Login As Root on Ubuntu

The root user is not active on Ubuntu by default. It can be activated by setting its password using the passwd command and then using the su – command you can log in as root.

A root user is a user that possesses all the administrative privileges without any restrictions. It can access and modify any file, add or remove users, install or delete software, and change the system configurations.

The root user is distinct from a normal user, possessing the highest privileges and significantly more power. For example, a root user can perform critical commands and edit the system files without any restrictions, on the other hand, a normal user does not have such permissions.

In this guide, I will be exploring the Ubuntu root user, how to log in as a root user, and how it is different from a normal user.

Note: For the instructions and commands mentioned in this guide, I am using Ubuntu 22.04.

Ubuntu Root User

On installation of Ubuntu, a root user is created with no password. The root user is kept inactive to avoid any unintentional damage to the system files. Therefore, whenever you log in to your Ubuntu system, you enter as a normal user with specific provisions. However, that does not indicate you will be unable to access root privileges. If you have administrative privileges, then adding sudo before the commands allows you to execute root-specific commands.

Root Vs Sudo

Root is an account with all the privileges, while Sudo is a command line tool that allows a normal user with special privileges to run commands that require root powers. For example, when you perform a system-related command on Ubuntu, it gives you permission denied errors. This implies that you don’t have the authority to make those changes.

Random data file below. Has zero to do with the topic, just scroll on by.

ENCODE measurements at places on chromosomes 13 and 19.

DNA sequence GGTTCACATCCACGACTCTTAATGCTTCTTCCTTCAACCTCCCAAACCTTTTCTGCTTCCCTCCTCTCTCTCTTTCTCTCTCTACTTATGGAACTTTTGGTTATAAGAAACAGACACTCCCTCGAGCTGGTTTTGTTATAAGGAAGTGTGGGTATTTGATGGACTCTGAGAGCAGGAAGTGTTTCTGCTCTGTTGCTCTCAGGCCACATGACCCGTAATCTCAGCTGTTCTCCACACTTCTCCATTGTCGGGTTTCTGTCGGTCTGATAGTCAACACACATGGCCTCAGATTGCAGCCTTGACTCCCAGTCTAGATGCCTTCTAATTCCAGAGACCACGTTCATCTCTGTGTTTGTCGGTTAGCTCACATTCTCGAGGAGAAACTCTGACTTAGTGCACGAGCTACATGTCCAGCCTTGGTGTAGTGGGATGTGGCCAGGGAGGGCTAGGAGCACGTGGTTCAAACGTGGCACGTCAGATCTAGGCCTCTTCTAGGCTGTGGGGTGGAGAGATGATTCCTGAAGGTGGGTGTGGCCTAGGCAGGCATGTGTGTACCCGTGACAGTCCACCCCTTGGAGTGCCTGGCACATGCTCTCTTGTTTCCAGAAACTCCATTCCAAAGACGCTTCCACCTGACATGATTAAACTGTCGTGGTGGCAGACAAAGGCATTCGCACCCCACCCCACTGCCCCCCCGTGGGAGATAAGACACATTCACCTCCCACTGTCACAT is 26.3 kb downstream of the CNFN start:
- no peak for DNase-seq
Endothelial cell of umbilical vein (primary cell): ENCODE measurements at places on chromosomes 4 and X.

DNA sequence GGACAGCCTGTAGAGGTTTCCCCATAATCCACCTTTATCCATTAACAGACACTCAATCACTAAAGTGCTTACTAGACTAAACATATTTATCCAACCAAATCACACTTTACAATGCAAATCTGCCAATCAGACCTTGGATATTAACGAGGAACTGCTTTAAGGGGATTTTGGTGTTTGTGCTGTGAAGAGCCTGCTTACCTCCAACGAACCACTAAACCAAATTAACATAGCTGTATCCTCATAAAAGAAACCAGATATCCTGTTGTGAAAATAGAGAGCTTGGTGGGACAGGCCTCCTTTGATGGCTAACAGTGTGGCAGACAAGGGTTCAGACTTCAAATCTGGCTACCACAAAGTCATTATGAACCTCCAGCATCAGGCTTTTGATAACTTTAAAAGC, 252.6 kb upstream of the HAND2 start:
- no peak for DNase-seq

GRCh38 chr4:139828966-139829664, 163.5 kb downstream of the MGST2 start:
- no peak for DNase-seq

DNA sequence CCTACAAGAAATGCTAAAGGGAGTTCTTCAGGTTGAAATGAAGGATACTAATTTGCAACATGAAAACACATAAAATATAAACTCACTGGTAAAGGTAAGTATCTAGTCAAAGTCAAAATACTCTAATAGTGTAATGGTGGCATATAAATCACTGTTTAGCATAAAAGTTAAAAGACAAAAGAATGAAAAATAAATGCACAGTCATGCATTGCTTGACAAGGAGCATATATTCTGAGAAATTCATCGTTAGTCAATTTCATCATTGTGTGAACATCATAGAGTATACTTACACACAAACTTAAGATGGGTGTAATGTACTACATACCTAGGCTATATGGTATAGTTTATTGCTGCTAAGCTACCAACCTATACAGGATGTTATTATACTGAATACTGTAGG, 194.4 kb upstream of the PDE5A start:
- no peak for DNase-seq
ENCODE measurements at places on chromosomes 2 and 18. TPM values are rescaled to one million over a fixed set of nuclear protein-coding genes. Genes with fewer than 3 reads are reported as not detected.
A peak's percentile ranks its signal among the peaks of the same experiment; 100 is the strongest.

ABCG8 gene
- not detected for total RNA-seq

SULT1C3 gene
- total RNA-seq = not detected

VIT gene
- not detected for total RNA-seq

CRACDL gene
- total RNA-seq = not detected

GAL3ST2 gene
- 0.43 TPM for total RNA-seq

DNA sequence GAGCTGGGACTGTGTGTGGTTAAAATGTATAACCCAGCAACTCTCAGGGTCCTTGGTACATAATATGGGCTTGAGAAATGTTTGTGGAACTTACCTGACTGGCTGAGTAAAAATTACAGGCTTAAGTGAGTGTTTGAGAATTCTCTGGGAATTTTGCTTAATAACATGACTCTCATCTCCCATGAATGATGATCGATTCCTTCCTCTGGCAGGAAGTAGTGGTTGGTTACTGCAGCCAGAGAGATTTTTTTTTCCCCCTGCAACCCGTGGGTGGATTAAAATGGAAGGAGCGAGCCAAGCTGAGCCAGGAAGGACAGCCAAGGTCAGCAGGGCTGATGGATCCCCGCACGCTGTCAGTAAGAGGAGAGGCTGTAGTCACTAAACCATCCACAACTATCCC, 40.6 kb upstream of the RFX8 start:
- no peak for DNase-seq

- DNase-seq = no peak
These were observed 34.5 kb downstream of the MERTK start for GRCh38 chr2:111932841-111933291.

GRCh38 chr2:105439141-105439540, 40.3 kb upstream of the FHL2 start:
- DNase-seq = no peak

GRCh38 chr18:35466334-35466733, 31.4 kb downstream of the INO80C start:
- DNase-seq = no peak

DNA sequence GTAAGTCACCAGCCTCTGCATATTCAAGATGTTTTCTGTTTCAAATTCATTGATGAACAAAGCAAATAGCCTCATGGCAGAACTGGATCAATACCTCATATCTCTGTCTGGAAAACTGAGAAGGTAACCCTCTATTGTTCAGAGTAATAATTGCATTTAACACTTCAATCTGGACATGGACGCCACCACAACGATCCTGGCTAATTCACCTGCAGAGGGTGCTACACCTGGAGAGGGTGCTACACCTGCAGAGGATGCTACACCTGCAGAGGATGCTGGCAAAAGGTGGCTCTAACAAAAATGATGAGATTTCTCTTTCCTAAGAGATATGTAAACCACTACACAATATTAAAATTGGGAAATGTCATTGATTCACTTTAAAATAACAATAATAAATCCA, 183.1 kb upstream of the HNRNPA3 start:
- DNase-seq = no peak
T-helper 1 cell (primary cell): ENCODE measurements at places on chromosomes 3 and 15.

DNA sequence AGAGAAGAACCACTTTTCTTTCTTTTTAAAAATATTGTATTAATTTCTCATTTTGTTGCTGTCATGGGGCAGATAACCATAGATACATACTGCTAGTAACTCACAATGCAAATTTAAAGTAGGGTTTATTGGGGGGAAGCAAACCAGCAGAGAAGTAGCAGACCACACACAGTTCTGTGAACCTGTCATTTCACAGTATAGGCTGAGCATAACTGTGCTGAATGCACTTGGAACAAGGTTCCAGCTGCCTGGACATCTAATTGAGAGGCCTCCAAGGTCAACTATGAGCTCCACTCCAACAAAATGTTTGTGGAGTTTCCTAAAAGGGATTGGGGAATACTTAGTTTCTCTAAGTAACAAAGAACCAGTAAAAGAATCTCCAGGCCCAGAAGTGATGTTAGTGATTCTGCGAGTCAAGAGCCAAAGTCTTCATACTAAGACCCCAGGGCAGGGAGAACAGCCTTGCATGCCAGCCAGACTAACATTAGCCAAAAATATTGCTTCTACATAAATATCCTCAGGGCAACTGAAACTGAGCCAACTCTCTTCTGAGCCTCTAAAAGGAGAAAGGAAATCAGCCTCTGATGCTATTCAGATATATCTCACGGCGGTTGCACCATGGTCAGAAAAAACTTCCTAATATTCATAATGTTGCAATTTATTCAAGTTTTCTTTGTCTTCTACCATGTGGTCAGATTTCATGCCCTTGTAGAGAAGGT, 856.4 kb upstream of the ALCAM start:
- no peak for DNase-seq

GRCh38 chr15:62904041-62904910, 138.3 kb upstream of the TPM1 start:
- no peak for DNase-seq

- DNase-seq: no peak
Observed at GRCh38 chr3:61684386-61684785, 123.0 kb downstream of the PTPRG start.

But when as a normal sudo user, you insert sudo before the command, it executes with absolutely no issue.

However, if you are working as a root user on your system, you don’t need to add sudo before the command to perform a system-related task.

To run the sudo command, a normal user must be granted administrative rights; refer to our guide on adding a user to sudoers on Ubuntu for more details.

Enable Root User on Ubuntu

As discussed earlier, the root user is locked on Ubuntu and its flavors. However, you can enable it by setting a password for the root user.

Note that, if you are not a part of sudoers, then you cannot perform these steps.

You can enable the root user using the passwd command with root as the username.

sudo passwd root

After executing the command, set a strong password, keeping in mind the significance of the root user. Once the password is set, the root user is enabled and can be accessed.

Login as Root

To log in as root on Ubuntu, open the terminal and use the su command with a dash , -l, or –-login option.

su -

You will be prompted with the password; type the password, and now you are logged in as root on Ubuntu.

Note that the typical $ sign of the bash shell is changed to the # sign when you log in as root on Ubuntu.

Now, you don’t need to put sudo while executing system-related commands or accessing system files.

To get back as a normal user, use the exit or logout command.